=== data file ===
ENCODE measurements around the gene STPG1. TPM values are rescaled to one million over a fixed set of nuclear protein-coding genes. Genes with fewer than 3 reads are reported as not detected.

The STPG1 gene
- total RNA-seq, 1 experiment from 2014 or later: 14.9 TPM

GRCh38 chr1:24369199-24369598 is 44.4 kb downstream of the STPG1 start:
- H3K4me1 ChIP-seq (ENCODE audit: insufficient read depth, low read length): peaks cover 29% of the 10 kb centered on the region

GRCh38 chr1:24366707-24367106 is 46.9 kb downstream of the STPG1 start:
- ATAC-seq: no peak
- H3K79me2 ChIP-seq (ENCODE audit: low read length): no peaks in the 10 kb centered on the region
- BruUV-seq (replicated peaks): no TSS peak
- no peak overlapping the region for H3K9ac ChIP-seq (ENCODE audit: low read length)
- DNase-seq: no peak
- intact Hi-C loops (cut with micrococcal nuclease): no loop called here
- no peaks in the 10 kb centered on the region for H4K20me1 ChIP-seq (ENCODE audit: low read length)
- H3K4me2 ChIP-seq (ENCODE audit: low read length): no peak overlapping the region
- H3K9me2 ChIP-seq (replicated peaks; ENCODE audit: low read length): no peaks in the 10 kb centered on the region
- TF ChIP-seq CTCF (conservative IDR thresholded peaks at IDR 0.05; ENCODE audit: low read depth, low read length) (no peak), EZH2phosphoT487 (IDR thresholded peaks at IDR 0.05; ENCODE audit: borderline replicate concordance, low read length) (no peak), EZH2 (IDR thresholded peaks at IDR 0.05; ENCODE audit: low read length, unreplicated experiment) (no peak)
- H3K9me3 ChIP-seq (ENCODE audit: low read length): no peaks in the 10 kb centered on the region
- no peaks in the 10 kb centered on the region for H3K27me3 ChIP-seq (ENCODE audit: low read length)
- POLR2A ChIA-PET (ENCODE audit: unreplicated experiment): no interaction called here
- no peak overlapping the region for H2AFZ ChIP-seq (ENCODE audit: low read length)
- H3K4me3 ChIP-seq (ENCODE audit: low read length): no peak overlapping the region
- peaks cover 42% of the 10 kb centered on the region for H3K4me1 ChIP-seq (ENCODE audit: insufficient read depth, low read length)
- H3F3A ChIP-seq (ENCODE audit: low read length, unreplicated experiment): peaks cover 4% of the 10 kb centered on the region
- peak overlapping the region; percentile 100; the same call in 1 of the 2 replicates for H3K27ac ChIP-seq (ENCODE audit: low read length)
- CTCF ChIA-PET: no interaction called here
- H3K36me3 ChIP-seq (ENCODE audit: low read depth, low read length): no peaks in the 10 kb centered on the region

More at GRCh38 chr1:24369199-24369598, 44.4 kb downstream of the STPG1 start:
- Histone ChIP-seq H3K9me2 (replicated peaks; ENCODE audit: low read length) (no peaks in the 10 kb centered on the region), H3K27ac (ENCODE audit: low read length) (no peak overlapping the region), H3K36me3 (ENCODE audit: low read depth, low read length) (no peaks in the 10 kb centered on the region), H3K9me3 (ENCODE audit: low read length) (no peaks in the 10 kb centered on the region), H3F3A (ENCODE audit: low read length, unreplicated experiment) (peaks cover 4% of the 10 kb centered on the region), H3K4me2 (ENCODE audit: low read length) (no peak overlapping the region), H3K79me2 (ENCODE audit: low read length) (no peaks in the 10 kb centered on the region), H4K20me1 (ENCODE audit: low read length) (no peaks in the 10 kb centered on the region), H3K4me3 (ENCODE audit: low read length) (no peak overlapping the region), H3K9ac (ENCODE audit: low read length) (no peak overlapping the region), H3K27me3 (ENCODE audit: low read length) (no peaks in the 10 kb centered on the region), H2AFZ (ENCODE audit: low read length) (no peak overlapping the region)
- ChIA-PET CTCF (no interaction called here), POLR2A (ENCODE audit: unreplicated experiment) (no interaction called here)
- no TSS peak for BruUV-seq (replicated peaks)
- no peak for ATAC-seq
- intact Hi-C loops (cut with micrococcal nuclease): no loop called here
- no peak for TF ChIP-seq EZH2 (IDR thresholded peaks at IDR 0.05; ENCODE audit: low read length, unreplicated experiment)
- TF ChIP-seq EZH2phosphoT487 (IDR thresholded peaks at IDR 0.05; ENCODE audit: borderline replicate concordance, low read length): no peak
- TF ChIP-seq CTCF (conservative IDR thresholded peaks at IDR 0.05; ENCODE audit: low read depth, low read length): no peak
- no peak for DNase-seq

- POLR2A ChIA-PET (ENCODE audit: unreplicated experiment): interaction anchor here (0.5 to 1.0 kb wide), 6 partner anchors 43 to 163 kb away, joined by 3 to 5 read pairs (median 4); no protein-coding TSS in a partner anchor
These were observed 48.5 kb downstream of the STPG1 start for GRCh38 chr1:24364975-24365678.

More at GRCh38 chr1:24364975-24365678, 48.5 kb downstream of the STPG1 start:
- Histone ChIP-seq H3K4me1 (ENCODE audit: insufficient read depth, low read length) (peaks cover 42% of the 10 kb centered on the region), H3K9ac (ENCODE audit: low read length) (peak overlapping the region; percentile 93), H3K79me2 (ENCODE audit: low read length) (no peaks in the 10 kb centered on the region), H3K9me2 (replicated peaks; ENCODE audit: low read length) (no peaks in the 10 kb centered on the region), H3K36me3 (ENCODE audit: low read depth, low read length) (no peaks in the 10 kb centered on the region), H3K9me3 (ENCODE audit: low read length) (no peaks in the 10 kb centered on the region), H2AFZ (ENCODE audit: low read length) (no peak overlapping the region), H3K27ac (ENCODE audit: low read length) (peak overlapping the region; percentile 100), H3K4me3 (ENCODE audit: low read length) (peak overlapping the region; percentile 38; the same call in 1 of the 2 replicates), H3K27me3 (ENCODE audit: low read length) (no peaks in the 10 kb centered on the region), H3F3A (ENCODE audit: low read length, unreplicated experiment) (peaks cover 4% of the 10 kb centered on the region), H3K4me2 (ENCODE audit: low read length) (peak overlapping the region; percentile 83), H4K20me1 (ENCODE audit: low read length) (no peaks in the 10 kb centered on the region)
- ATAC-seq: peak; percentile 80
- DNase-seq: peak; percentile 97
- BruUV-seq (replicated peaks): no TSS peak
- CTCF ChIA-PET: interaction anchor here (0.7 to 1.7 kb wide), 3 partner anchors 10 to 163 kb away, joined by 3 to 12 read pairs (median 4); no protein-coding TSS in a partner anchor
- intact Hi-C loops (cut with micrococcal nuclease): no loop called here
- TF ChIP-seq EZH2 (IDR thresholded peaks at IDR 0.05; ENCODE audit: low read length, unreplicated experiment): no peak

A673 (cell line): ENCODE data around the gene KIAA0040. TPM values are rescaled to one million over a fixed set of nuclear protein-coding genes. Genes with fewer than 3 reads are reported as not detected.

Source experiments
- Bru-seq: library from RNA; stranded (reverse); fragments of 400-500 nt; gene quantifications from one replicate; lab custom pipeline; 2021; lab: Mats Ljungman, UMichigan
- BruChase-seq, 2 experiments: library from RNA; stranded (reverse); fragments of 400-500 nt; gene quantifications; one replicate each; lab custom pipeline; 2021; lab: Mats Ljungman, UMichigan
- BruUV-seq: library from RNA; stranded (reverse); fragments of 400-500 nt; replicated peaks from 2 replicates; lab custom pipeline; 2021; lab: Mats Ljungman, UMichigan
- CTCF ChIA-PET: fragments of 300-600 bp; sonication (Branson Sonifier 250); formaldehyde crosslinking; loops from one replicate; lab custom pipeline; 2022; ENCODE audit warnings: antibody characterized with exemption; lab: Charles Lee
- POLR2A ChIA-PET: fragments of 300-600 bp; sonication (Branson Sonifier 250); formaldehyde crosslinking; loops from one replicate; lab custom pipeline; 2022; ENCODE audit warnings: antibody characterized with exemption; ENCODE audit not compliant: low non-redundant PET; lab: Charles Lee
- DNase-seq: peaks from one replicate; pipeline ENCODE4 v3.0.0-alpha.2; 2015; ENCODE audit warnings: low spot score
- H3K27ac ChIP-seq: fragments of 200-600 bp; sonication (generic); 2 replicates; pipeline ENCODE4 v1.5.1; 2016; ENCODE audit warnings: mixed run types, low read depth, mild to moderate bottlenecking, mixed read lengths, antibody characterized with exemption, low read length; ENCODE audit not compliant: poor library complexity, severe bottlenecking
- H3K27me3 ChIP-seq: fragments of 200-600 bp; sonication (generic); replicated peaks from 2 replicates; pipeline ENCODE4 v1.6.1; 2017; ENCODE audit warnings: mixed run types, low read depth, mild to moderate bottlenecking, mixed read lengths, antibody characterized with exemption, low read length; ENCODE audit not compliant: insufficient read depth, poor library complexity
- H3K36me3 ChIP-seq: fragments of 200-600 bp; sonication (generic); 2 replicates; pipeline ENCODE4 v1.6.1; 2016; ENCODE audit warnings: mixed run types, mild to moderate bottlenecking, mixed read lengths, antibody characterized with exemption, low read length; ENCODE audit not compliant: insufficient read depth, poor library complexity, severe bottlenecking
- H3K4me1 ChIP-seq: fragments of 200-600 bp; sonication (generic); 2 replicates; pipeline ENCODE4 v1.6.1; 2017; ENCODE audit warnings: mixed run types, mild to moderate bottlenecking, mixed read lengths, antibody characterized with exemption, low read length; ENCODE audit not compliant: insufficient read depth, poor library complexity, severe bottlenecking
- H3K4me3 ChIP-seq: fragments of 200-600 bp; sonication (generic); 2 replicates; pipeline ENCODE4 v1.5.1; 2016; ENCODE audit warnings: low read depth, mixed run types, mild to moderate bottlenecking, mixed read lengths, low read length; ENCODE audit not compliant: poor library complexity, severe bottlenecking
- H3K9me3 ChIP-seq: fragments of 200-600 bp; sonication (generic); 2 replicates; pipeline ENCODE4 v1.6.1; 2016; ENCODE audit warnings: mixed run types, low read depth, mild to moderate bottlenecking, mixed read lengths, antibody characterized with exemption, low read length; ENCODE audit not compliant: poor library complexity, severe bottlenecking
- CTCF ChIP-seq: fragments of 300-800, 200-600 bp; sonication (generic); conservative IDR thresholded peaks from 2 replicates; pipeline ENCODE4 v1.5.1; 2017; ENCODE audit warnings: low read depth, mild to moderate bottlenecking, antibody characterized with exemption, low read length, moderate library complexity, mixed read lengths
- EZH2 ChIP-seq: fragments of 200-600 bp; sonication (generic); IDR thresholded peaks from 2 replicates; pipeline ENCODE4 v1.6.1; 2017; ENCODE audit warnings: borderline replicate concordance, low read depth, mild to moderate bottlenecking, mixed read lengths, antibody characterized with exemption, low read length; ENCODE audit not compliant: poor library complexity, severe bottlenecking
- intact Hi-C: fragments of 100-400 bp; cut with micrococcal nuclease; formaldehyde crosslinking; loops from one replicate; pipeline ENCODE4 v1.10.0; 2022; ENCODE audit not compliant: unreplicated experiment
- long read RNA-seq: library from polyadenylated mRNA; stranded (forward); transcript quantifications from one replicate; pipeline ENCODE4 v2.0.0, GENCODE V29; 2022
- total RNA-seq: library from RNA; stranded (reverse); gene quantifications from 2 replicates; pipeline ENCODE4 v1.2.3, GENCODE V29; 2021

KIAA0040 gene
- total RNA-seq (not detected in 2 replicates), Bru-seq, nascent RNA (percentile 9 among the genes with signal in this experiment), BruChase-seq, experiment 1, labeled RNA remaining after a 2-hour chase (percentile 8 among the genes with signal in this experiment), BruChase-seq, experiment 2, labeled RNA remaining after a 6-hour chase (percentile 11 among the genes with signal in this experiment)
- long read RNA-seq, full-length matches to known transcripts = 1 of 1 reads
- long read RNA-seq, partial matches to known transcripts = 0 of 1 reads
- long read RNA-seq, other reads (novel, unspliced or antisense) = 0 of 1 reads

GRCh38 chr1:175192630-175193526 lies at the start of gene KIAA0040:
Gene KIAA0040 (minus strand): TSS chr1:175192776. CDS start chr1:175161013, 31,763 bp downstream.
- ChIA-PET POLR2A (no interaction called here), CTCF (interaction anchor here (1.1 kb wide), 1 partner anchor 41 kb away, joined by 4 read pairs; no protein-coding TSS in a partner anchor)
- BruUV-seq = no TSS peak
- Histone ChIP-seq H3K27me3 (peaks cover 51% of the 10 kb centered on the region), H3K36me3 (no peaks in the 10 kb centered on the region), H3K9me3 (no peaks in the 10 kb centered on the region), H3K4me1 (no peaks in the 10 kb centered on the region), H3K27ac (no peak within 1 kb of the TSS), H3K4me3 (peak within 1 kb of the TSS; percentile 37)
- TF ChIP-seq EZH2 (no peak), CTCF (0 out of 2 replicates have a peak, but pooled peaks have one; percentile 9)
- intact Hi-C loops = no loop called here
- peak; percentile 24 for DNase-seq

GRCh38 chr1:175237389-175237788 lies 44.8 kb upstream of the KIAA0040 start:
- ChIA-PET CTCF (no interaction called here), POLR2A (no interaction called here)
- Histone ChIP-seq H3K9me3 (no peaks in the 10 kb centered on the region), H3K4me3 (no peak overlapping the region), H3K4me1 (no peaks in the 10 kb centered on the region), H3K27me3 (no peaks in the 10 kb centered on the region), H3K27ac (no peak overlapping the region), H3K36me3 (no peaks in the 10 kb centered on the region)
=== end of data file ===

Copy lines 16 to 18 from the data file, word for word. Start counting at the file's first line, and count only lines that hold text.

- TF ChIP-seq CTCF (conservative IDR thresholded peaks at IDR 0.05; ENCODE audit: low read depth, low read length) (no peak), EZH2phosphoT487 (IDR thresholded peaks at IDR 0.05; ENCODE audit: borderline replicate concordance, low read length) (no peak), EZH2 (IDR thresholded peaks at IDR 0.05; ENCODE audit: low read length, unreplicated experiment) (no peak)
- H3K9me3 ChIP-seq (ENCODE audit: low read length): no peaks in the 10 kb centered on the region
- no peaks in the 10 kb centered on the region for H3K27me3 ChIP-seq (ENCODE audit: low read length)